God is unbounded; he himself is outside of logic, and he can therefore create four-sided triangles. I believe in rationality in all things except where it comes to God.

      Then your position, right or wrong, is not consistent with that of the position of the Rambam and likely not of the other "rationalist" Rishonim reference by the title of the blog.

      one who claims that God is bound by the laws of logic has another step to take: he must first determine whether a universe functionally identical to our own but lacking Event X is or is not logically consistent before he can reach the conclusion that God could have created that universe.

      And the Rambam in fact makes that determination. For example: "We have already shown that, in accordance with the divine wisdom, genesis can only take place through destruction, and without the destruction of the individual members of the species the species themselves would not exist permanently."

      But you and Rabbi Slifkin claim that this level of divine providence is incompatible with rationality.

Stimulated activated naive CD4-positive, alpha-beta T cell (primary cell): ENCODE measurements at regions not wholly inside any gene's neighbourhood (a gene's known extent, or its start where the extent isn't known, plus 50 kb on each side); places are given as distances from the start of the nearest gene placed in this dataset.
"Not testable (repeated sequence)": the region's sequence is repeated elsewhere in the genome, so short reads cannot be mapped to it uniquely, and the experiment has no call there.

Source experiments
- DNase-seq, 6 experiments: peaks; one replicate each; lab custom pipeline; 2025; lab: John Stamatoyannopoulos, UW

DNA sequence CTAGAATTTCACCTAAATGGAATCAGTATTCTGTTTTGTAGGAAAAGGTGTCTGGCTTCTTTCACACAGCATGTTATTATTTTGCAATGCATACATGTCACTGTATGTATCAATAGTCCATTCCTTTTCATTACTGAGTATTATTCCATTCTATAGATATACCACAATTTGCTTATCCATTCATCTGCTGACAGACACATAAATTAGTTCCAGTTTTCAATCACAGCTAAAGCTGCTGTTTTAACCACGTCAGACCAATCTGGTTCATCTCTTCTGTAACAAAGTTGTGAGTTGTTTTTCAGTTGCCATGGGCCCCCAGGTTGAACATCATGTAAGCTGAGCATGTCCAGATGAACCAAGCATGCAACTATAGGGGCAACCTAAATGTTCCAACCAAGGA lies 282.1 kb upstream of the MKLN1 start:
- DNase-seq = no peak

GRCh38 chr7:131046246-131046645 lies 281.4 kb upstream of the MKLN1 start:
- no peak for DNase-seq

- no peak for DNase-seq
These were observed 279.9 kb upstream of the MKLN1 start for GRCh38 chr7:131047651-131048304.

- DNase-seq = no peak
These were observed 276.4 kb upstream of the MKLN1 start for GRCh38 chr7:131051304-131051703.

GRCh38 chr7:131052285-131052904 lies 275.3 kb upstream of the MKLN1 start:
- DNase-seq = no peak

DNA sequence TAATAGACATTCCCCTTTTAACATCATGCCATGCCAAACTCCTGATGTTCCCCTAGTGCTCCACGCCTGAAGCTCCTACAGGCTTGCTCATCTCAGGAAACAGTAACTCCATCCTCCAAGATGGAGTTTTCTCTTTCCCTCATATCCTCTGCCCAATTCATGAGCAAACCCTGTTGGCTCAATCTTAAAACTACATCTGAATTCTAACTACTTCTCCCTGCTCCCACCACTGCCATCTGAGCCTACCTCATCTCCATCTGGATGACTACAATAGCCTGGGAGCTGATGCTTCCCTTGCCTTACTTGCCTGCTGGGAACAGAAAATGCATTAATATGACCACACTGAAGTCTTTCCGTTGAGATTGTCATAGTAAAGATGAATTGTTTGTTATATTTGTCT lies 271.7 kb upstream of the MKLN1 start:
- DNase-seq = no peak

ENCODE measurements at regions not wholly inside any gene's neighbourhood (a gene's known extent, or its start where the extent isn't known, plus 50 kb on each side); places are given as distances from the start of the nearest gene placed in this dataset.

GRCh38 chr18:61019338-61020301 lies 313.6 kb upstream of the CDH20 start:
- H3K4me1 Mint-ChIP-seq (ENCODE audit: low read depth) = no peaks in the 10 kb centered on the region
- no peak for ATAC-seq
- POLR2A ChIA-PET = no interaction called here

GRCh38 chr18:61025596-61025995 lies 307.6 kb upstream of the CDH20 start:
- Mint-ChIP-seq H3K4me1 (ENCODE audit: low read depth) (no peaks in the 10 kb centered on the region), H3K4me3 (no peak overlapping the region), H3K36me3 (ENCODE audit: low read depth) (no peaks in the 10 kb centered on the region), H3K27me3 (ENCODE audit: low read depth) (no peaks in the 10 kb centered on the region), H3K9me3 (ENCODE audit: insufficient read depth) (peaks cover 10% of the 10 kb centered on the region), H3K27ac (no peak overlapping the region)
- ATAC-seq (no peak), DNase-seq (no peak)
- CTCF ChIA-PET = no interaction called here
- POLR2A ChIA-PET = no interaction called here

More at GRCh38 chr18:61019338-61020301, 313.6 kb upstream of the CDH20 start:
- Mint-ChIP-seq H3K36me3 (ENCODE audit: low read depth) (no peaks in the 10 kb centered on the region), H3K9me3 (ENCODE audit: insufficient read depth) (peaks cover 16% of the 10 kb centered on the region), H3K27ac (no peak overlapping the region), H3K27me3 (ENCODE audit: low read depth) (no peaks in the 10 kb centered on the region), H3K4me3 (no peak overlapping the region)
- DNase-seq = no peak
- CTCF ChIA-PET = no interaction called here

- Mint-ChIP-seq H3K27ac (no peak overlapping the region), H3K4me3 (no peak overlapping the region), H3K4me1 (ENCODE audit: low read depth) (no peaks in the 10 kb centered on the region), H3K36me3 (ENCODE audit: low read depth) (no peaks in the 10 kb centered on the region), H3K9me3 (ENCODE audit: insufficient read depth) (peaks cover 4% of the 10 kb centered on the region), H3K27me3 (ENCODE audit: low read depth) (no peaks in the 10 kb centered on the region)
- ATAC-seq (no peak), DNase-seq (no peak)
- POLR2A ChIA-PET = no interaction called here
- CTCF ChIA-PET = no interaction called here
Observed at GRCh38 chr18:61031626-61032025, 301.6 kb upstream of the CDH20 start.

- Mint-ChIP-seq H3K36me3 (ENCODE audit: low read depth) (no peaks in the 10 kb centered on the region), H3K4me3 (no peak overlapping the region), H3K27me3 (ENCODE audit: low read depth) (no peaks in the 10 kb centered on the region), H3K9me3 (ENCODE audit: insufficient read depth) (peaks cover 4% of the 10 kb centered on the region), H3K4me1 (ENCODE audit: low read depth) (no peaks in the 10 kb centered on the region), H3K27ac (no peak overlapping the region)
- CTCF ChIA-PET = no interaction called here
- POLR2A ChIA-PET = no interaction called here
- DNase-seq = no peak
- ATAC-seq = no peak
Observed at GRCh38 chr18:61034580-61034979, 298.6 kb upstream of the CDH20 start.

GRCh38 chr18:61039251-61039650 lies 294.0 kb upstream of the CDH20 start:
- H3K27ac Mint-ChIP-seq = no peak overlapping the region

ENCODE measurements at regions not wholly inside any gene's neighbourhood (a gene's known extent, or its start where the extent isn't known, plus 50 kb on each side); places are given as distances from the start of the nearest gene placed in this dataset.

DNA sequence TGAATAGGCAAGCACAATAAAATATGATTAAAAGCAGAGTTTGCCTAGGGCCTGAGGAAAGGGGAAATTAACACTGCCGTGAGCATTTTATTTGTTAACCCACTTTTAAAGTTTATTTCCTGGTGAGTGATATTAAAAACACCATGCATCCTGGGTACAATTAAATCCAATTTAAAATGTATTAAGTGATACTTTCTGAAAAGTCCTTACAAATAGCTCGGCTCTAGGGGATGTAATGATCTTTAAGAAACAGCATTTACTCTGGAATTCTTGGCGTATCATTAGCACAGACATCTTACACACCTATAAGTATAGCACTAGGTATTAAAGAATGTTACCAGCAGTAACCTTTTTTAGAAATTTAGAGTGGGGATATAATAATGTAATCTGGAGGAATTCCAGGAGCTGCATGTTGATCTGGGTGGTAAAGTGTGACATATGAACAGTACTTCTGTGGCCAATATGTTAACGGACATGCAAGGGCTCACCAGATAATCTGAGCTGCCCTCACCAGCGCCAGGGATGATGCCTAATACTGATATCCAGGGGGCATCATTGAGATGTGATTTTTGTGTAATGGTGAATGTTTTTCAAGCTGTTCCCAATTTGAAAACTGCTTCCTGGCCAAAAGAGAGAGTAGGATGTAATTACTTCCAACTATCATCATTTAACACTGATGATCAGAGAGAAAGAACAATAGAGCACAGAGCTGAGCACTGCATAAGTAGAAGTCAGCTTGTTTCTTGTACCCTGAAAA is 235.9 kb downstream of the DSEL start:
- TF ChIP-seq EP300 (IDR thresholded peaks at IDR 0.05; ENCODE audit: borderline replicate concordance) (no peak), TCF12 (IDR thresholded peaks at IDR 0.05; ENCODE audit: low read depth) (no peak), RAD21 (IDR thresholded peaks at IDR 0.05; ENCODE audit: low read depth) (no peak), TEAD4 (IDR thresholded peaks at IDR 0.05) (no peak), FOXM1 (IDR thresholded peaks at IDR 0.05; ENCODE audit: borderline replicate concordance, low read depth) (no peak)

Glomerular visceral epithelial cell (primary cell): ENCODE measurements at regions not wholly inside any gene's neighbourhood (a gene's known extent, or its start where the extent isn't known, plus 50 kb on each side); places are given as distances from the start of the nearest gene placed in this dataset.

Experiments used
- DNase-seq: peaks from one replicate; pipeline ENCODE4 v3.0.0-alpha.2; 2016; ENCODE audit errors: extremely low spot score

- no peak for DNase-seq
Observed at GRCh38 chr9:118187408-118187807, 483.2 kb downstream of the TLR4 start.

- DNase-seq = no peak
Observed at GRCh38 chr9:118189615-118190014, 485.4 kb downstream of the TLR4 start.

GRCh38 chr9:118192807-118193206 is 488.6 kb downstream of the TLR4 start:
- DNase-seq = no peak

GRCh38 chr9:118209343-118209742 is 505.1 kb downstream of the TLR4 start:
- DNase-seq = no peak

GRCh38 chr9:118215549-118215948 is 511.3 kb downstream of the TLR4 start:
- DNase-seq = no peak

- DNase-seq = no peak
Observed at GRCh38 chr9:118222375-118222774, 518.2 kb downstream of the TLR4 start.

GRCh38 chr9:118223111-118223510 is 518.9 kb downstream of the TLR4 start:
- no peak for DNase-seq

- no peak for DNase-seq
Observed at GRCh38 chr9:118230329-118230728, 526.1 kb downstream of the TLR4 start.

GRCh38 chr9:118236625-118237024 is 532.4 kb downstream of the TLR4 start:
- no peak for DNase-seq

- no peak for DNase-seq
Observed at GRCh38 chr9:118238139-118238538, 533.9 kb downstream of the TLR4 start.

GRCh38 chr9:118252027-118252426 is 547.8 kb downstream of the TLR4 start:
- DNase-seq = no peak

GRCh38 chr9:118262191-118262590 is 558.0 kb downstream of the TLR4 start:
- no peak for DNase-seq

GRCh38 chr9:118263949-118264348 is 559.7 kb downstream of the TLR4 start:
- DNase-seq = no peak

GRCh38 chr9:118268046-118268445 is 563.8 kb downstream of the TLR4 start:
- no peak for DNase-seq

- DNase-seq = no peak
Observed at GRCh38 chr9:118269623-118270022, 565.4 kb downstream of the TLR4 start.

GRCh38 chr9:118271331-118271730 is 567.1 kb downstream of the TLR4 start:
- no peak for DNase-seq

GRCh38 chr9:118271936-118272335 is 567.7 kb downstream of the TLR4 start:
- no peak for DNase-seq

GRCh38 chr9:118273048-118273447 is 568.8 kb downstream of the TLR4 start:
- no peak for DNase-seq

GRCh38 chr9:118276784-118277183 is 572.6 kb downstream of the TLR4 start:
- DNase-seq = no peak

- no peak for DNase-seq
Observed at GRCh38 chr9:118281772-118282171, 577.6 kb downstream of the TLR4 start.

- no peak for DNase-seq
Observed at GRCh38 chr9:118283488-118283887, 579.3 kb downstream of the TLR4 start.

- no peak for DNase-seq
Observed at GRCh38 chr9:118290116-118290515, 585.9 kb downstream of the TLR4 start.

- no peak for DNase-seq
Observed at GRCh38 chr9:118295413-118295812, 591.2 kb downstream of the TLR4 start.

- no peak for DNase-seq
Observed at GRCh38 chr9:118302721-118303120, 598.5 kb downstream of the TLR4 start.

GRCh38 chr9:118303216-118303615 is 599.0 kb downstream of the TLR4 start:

1) I'll just speak for myself.

      2) I don't make any claims about what is "rational". I'm only pointing out the the "rationalist" Rishonim, or at least the Rambam, didn't seem to agree.

      Delete
    14. Because if Divine Providence doesn't cause evil and evil exists in the world, then your premise that everything is the result of Divine Providence is mistaken.
      So if I understand this correctly, those first two claims ("Divine providence doesn't cause evil" and "evil exists in the world") are your axioms? These are more basic fundamentals of faith than the omnipotence of God?

      Then your position, right or wrong, is not consistent with that of the position of the Rambam and likely not of the other "rationalist" Rishonim reference by the title of the blog.